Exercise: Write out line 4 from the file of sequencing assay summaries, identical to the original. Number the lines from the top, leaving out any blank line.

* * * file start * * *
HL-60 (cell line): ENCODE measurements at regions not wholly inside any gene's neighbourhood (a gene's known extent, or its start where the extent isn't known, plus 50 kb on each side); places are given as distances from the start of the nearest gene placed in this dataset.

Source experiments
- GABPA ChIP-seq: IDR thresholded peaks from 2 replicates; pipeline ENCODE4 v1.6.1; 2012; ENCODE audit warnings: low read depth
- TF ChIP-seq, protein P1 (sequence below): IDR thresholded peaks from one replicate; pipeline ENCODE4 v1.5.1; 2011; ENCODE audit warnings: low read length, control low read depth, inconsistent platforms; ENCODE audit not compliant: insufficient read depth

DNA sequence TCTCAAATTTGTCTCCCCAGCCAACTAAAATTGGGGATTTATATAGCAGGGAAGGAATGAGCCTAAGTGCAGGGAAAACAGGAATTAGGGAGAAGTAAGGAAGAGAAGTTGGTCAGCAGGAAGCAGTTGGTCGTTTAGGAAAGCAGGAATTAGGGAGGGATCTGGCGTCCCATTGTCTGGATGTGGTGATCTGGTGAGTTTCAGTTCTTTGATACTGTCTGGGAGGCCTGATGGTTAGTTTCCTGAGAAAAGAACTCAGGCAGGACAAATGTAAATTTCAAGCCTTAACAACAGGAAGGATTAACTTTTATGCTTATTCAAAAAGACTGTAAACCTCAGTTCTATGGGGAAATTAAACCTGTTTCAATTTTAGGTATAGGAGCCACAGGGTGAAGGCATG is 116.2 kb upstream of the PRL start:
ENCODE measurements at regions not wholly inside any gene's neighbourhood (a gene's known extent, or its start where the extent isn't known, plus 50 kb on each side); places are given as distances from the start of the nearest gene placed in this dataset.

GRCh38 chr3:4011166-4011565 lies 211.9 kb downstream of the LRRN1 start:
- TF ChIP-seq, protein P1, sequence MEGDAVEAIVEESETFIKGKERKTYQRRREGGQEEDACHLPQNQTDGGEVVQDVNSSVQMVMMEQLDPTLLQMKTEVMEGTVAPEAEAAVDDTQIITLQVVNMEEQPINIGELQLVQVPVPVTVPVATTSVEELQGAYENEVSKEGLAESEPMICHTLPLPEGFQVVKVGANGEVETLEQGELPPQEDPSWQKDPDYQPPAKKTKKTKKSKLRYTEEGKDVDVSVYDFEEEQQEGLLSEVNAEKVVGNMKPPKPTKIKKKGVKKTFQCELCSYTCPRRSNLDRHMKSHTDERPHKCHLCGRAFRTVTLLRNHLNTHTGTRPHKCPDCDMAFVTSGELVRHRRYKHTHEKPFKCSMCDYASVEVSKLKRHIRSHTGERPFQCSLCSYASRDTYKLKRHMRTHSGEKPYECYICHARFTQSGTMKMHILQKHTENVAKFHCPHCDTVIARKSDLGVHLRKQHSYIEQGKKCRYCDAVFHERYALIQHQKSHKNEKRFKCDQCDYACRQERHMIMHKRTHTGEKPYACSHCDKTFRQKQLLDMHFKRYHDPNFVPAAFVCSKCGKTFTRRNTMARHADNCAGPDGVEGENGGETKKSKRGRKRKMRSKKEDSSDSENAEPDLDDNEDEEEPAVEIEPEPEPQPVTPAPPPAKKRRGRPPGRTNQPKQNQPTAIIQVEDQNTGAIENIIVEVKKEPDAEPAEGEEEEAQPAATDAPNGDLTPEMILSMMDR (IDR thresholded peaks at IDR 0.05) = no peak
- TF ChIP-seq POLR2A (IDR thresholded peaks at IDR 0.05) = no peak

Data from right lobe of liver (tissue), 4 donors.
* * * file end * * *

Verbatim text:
- TF ChIP-seq, protein P1 (sequence below): IDR thresholded peaks from one replicate; pipeline ENCODE4 v1.5.1; 2011; ENCODE audit warnings: low read length, control low read depth, inconsistent platforms; ENCODE audit not compliant: insufficient read depth